More pigmeat from fewer sows

UK - Replacement stock, new hygiene procedures and a down-sizing of the breeding herd - to enable finishing pigs to be taken to heavier slaughterweights - are starting to transform results on the pig unit at Bishop Burton College of Agriculture, near Beverley, EastYorkshire.
calendar icon 10 November 2003
clock icon 3 minute read
JSR Genetics on

Performance had slumped after PMWS struck 12 months ago and the ageing herd needed new blood, since many of the 330 sows were into their eighth parities, following foot-and-mouth disease movement restrictions.

Conception rate percentages were languishing in the low 70s and mortality between weaning and finishing was running at over 20 per cent. One of the key factors in overcoming these problems was the introduction of the complete destocking of pens and houses followed by thorough cleaning and disinfection between batches, said unit manager Mel Lake. In addition, a new medication programme was instigated and a change was made to higher-quality feed.

In common with the rest of the industry, no money was available to invest in new buildings, so a decision was made to reduce the herd size to 250 sows and increase slaughterweights from 67 kg to 90 kg deadweight. Despite the dramatic culling of old sows and the fact that over 240 Genepacker gilts have been brought in during the last 12 months, no problems were experienced with their integration. Conception rates have improved to 88 per cent and average numbers born alive increased to 11.5 per litter with over 22 pigs from the mainly-gilt herd being reared per sow a year, despite the continued health challenges.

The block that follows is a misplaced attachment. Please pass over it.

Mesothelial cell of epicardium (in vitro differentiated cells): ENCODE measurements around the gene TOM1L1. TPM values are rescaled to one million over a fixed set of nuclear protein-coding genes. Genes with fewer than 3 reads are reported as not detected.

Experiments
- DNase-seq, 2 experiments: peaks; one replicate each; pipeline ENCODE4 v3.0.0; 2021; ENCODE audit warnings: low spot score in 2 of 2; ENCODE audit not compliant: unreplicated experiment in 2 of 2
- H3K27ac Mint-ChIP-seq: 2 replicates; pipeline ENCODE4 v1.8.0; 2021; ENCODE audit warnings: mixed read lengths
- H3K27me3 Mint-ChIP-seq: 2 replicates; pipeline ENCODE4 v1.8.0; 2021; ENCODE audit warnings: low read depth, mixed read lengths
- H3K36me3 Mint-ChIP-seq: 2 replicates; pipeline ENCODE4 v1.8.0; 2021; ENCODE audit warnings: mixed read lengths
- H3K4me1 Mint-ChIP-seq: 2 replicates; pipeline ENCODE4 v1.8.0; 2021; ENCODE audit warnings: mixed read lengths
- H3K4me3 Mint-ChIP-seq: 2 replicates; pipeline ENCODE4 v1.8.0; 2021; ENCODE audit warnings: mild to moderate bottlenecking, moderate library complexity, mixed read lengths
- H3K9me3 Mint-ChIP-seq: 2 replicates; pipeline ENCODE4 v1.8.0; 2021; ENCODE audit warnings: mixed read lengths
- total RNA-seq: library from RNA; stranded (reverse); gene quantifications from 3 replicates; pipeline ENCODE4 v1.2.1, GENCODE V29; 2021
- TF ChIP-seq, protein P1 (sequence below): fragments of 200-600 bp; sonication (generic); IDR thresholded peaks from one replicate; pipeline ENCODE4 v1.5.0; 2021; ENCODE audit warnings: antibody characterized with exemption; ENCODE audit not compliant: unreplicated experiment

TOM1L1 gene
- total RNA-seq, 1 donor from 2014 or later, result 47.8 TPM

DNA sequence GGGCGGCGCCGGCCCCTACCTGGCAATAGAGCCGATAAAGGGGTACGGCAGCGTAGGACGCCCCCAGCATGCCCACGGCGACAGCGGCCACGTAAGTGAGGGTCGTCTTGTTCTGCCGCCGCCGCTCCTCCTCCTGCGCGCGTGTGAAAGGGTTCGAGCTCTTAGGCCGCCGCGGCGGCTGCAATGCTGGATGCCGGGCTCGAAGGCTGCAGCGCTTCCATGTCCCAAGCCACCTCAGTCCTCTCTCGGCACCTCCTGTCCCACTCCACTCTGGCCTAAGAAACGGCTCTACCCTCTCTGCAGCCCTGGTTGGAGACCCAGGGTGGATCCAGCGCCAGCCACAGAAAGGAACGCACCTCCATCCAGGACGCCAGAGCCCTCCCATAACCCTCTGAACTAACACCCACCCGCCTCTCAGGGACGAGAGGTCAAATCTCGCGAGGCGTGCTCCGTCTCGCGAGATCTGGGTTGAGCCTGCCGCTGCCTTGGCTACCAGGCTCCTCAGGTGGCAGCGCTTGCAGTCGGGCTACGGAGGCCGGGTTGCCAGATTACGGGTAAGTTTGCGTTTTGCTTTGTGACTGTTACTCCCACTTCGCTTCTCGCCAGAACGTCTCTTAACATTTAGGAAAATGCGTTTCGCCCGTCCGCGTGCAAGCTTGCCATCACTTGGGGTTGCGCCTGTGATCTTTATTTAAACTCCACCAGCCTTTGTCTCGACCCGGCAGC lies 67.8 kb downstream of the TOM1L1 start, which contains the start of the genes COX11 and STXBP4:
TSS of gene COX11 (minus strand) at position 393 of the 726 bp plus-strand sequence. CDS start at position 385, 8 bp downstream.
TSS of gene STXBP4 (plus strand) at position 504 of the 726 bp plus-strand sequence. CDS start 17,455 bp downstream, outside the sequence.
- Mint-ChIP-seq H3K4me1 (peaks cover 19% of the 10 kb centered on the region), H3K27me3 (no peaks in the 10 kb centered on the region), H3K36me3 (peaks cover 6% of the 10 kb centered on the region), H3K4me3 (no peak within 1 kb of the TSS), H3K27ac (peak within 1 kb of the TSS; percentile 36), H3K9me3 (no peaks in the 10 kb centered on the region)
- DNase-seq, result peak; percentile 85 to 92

Weaning weights have improved from 7 kg to 8 kg at four weeks and growth rates are also on the up.

The herd uses 100 per cent AI from its own Yorker boars which processors favour for their ability to produce lean pigs at higher slaughter weights. "Even at our current rearing numbers, by taking pigs to heavier slaughterweights we will be producing a greater quantity of pigmeat from fewer sows and that should put the herd back into profit. But as the improvements work through the system we aim to do even better," said Mel Lake.

Source: JSR Genetics - 10th November 2003

© 2000 - 2023 - Global Ag Media. All Rights Reserved | No part of this site may be reproduced without permission.